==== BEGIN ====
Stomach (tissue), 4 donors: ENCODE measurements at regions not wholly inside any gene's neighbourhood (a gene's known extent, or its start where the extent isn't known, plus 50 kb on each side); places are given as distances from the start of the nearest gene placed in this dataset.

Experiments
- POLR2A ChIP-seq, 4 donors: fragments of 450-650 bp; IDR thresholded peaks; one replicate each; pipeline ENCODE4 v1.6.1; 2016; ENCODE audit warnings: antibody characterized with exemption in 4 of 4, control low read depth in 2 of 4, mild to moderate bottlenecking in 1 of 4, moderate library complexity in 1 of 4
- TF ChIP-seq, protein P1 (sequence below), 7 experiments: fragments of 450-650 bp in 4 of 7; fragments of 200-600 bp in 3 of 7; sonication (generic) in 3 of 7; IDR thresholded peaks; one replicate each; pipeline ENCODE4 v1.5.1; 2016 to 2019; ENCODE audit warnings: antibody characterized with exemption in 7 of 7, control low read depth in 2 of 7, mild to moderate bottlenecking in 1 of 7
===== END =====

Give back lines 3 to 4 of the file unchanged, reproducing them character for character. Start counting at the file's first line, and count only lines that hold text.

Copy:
- POLR2A ChIP-seq, 4 donors: fragments of 450-650 bp; IDR thresholded peaks; one replicate each; pipeline ENCODE4 v1.6.1; 2016; ENCODE audit warnings: antibody characterized with exemption in 4 of 4, control low read depth in 2 of 4, mild to moderate bottlenecking in 1 of 4, moderate library complexity in 1 of 4
- TF ChIP-seq, protein P1 (sequence below), 7 experiments: fragments of 450-650 bp in 4 of 7; fragments of 200-600 bp in 3 of 7; sonication (generic) in 3 of 7; IDR thresholded peaks; one replicate each; pipeline ENCODE4 v1.5.1; 2016 to 2019; ENCODE audit warnings: antibody characterized with exemption in 7 of 7, control low read depth in 2 of 7, mild to moderate bottlenecking in 1 of 7